I sometimes come across Thai recipes that include bay leaves and, given I already know there are different varieties around the world, I wondered how Thai bay leaves differ from the other two with which I have familiarity: bay laurel (laurus nobilis) and Indian bay leaves (cinnamomum tamala).
So, if you've ever wondered about Thai bay leaves in curry (especially massaman) and dishes like khao mok (Thai biryani), hopefully this post will answer any questions.
The results from tasting all three bay leaves
After reading a lot of conflicting information, I decided to conduct a small experiment. In my test I placed one leaf of each bay laurel, tej patta, and bai grawaan in small bowls, into which I poured 45 millilitres of boiling water. After a 15 minute covered period, I tasted the water from each bowl in order to see what flavours came through.
The differences between the three were great. The bay laurel leaf tasted as expected: camphorous and piney. The Indian bay leaf was redolent with cinnamon notes (cinnamaldehyde is the main compound behind the aroma). Thai bay was something else altogether, and I couldn't put my finger on it even though the flavour was familiar to me.
And so I looked toward my library and the less reliable internet for answers. Here's a summary of what I knew already and what I learned.
In Thai, bay leaves are called bai grawaan ใบกระวาน and come from the evergreen thep taro tree (ต้นเทพทาโร), or cinnamomum parthenoxylon. Some Thais claim the dried leaves smell like Siam cardamom, a common ingredient in some Thai curries, and so they may be used in place of or to enhance this flavour. This begins to make some sense when you look to the name of Thai/Siam cardmom: luk grawaan (for reference, bai means leaf and luk is a reference to the round shape of Thai cardamom).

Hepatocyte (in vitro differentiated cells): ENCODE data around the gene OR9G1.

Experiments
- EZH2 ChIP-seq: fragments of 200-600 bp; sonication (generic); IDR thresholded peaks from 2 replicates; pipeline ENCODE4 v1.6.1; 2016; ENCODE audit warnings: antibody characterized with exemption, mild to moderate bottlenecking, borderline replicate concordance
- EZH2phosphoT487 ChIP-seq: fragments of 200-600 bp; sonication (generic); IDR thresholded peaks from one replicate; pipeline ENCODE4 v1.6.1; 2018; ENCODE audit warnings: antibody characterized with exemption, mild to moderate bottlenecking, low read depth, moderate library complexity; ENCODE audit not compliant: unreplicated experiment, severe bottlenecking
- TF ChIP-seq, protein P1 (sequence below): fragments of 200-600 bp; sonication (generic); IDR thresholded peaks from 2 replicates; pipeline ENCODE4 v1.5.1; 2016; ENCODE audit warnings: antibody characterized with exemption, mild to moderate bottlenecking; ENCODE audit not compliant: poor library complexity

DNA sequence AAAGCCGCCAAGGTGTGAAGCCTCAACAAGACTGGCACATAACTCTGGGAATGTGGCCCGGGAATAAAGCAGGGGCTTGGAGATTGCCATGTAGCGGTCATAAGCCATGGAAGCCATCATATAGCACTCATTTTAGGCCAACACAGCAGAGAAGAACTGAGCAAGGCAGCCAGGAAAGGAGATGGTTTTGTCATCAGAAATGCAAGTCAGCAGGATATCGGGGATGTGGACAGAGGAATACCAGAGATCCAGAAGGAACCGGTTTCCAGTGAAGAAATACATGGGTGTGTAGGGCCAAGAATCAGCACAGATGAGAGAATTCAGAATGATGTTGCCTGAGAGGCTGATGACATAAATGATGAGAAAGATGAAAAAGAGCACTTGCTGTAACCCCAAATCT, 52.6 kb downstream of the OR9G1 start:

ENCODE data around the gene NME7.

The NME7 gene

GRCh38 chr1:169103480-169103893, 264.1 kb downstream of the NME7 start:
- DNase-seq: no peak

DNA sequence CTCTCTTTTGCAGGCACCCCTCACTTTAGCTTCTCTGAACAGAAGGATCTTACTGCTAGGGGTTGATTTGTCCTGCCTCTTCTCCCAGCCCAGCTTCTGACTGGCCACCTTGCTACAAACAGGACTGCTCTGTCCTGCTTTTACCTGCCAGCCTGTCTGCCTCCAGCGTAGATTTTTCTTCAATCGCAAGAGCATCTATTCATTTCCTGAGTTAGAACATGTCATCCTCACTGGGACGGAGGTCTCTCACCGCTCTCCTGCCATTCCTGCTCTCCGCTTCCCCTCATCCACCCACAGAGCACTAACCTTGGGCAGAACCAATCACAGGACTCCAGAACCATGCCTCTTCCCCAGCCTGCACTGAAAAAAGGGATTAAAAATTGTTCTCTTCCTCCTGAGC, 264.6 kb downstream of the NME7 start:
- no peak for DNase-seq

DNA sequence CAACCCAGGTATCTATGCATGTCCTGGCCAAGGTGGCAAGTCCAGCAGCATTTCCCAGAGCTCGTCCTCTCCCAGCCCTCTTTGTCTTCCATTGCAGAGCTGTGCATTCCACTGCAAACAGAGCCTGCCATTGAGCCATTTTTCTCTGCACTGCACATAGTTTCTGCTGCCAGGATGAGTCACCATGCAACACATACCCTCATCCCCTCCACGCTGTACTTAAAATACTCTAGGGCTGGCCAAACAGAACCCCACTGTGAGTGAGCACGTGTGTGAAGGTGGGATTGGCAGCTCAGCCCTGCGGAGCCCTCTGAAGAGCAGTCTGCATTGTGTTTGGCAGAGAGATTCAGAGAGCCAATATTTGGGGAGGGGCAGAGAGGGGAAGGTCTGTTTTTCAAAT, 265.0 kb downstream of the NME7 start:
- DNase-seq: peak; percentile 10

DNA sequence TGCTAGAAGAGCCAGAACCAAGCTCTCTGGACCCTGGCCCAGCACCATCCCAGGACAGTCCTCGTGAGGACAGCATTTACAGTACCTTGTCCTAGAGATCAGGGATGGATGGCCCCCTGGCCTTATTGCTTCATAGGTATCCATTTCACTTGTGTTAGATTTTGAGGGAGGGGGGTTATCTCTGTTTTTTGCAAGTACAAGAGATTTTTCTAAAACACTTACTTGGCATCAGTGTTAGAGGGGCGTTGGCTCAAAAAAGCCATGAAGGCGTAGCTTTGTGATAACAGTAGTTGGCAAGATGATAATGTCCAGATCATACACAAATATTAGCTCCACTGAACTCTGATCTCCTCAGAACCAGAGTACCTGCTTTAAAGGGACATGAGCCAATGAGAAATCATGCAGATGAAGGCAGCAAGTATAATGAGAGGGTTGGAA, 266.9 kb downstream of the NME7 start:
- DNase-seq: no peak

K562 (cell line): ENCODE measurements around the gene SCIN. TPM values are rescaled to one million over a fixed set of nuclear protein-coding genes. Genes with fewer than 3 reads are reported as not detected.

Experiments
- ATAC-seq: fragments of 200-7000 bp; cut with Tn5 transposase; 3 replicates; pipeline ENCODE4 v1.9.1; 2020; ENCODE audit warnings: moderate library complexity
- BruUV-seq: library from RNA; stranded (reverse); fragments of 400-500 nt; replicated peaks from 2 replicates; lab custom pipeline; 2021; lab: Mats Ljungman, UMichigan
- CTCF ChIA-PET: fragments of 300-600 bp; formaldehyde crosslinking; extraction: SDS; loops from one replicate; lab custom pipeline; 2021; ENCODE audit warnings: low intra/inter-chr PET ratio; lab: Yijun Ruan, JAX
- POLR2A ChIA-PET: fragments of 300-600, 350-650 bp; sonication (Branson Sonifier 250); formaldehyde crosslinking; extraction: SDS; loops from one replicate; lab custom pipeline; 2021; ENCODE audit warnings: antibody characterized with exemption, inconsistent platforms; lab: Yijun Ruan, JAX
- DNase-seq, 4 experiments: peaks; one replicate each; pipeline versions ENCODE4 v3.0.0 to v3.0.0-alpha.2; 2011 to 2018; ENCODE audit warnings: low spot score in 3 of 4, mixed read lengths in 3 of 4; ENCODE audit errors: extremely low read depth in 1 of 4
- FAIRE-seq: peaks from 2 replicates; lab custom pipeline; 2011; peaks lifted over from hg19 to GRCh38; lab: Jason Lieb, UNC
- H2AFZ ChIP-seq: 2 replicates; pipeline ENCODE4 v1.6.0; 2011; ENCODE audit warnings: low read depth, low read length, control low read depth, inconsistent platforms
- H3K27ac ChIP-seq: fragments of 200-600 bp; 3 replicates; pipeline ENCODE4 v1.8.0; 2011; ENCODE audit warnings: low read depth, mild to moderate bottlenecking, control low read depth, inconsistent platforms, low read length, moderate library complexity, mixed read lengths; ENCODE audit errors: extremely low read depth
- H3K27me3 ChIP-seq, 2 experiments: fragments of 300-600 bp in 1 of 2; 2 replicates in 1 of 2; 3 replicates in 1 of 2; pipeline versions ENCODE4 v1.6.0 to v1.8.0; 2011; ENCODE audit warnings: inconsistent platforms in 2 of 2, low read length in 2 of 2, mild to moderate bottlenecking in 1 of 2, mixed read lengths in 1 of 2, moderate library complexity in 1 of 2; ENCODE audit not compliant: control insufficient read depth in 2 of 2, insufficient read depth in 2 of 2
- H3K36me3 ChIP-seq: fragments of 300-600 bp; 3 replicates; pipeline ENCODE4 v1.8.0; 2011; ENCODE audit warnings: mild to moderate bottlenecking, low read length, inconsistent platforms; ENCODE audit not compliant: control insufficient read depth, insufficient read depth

You may have guessed by now that bai grawaan is not same as the bay laurel we use in Western cooking (bai bay ใบเบย์), nor is it the same as the Indian bay leaf (also called tej patta).
Like with bay laurel, you'll find some camphor-like notes in Thai bay, though far less. More noteable are the aromas produced by a major component molecule called safrole. This emits sassafras-like smells, similar to Mexican pepperleaf (hoja santa). Those unfamiliar with either should recall the flavour of root beer, which used sassafras as its main flavouring agent until the 1970s. Nowadays root beer typically uses synthetic safrole, but the olfactory profile is the same.
Outside of Thailand you'd hardly know such a thing as a Thai bay leaf exists. Indeed, at least to some extent, the lack of awareness appears to exist within Thailand as well. In all of the cooking volumes I own in English, not one author notes a difference when they call for bay leaves. Even in Thai there is confusion.
Much of the information I've found online in Thai language conflates bay laurel with Thai bay leaves. Many native speakers regularly specify that bai grawaan is, in fact, bay laurel. In practice I suspect the misconception has no consequences in the sense that whichever bay leaf you use wouldn't ruin a dish, and consequently this has led to the lack of general investigation. As mentioned, in the myriad English language Thai cookery volumes I own, all call for bay leaves but don't specify a variety.
Where can I buy Thai bay leaves?
You would be hard-pressed to find this outside of Thailand. I've not seen them for sale anywhere in London. That doesn't mean they're available outside of Thailand, but you'll have a tough time finding them. If you find yourself in Bangkok, you'll probably have luck picking up a bag at a regular grocery story. I got mind at Foodland.
Though I have yet to try this myself, I wager a good substitute for Thai bay leaves would be bay laurel combine with a very small amount of hoja santa.